Guernsey finance industry hearing could be held

Paul Arditti
Image caption Mr Arditti said it was an example of the committee exercising more power

Guernsey's Scrutiny Committee could question politicians in a public hearing for the first time.

It has launched a review, including a public consultation, looking at the policies and accountability of the Guernsey Financial Services Commission.

Chairman Paul Arditti said a hearing could be held if the review's findings left questions for the government.

The commission is responsible for regulating the Bailiwick's finance sector on behalf of the States.

The review aims to clarify and assess the arrangements in place in the relationship between the States and the GFSC, how financial regulation policy is developed and implemented and how the performance of the GFSC in regulating the financial services sector is measured.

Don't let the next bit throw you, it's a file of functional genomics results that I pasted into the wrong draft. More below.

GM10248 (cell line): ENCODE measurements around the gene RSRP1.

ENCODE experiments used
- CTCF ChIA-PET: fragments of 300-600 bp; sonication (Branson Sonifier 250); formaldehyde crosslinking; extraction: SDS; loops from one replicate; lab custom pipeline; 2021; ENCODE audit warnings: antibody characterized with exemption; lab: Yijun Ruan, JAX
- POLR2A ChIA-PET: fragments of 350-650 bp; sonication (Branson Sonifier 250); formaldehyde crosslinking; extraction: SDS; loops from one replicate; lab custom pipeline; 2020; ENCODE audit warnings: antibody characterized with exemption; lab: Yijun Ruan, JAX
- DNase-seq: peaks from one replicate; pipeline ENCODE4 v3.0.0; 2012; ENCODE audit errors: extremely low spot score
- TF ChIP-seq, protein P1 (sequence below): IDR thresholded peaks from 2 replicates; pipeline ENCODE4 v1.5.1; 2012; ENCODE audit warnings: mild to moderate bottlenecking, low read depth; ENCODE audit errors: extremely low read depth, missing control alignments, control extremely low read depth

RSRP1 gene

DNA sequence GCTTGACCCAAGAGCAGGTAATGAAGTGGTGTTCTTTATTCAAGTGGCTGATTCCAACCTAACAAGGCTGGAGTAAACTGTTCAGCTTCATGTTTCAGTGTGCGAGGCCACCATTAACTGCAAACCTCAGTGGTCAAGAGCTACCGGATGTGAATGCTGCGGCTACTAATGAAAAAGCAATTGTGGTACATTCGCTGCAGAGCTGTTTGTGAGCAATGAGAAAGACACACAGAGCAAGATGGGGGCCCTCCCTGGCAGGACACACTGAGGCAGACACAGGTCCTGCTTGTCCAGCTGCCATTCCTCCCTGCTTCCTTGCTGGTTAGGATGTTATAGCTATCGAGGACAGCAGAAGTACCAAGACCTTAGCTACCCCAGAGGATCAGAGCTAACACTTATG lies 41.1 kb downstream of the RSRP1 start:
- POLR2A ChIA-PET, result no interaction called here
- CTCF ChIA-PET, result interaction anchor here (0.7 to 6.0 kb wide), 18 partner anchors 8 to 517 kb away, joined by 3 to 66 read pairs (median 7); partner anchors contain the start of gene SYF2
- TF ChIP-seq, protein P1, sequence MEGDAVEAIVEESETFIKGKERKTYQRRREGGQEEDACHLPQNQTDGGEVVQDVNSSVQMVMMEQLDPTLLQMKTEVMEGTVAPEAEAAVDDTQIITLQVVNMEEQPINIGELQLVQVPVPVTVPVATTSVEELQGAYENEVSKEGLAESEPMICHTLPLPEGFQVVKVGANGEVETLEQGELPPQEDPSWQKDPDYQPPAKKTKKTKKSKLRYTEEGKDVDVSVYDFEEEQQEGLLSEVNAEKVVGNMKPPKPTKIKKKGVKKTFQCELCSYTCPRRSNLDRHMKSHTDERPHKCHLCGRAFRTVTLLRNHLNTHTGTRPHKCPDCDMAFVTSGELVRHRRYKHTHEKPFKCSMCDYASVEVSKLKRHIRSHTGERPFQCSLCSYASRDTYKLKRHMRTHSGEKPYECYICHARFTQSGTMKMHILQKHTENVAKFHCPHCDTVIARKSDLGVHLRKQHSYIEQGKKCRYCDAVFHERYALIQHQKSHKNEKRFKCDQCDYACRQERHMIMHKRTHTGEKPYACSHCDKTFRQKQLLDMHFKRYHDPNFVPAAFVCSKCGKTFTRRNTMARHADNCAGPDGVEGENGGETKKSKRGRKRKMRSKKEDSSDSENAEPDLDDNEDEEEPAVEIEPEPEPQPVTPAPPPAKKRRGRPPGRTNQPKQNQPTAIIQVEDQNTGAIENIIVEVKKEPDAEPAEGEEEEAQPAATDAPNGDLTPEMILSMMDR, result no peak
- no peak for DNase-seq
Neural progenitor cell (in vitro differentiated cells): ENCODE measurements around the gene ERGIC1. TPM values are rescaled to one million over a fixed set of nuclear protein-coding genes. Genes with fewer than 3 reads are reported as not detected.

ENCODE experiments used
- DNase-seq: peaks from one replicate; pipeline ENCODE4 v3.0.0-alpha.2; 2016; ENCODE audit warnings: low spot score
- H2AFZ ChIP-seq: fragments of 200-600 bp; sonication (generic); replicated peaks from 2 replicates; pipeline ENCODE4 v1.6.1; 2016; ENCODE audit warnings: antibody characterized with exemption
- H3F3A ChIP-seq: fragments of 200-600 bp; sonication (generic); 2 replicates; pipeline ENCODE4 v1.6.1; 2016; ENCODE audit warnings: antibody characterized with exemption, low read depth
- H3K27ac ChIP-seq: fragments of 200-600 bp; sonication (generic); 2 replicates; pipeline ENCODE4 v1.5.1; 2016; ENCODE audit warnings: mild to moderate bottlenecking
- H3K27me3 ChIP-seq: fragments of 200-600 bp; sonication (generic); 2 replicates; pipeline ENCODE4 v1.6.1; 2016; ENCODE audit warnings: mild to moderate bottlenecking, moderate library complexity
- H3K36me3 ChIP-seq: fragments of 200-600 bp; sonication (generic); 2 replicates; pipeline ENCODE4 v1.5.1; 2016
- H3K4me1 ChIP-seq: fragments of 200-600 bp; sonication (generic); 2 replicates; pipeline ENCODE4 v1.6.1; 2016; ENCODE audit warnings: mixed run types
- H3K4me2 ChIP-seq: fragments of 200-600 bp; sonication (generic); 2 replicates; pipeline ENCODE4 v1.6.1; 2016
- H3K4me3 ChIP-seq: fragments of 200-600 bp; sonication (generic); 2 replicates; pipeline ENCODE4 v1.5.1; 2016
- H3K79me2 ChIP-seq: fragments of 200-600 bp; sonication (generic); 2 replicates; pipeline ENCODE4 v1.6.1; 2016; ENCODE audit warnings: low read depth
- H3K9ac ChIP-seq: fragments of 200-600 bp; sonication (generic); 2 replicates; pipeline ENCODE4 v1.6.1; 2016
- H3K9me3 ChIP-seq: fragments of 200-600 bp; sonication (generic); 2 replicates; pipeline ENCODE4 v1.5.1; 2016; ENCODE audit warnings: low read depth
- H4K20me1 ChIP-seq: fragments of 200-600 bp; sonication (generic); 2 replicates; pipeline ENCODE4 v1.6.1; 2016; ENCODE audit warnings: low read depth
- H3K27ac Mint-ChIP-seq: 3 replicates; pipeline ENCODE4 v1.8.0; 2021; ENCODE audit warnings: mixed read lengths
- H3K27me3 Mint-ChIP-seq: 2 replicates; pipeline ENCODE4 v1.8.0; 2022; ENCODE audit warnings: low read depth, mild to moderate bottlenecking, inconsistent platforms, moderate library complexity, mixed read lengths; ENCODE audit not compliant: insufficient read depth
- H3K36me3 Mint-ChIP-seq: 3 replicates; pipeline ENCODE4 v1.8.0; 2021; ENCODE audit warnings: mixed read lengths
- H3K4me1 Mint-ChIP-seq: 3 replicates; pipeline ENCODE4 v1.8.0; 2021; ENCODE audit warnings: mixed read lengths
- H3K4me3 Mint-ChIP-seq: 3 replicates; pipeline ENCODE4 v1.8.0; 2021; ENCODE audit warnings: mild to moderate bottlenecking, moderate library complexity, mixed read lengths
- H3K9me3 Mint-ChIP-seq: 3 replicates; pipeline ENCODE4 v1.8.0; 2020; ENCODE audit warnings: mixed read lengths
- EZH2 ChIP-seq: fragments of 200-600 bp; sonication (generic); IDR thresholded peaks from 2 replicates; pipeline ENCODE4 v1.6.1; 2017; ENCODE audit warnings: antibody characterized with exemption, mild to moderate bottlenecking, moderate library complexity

Mr Arditti said in the review so far concerns had been raised that the level of regulation was "an unnecessary burden".

'More teeth'

He said there were also concerns the GFSC set its own priorities and that there was a need for further training of commission staff to ensure full knowledge of the areas they regulated.

A commission spokesman said it would not pre-empt the work of the Scrutiny Committee by commenting.

The public consultation is due to close on 1 February.

Mr Arditti said the idea of holding a public hearing was an example of the committee toughening up its role.

Made up of nine politicians, the committee set up in 2004 as part of a restructuring of the island's government.

Mr Arditti said: "It's no criticism of the previous Scrutiny Committees, it is dependent upon its masters - the assembly.

"If the assembly are clear they want scrutiny with more teeth and they are - then it's much easier for scrutiny to have a bite."

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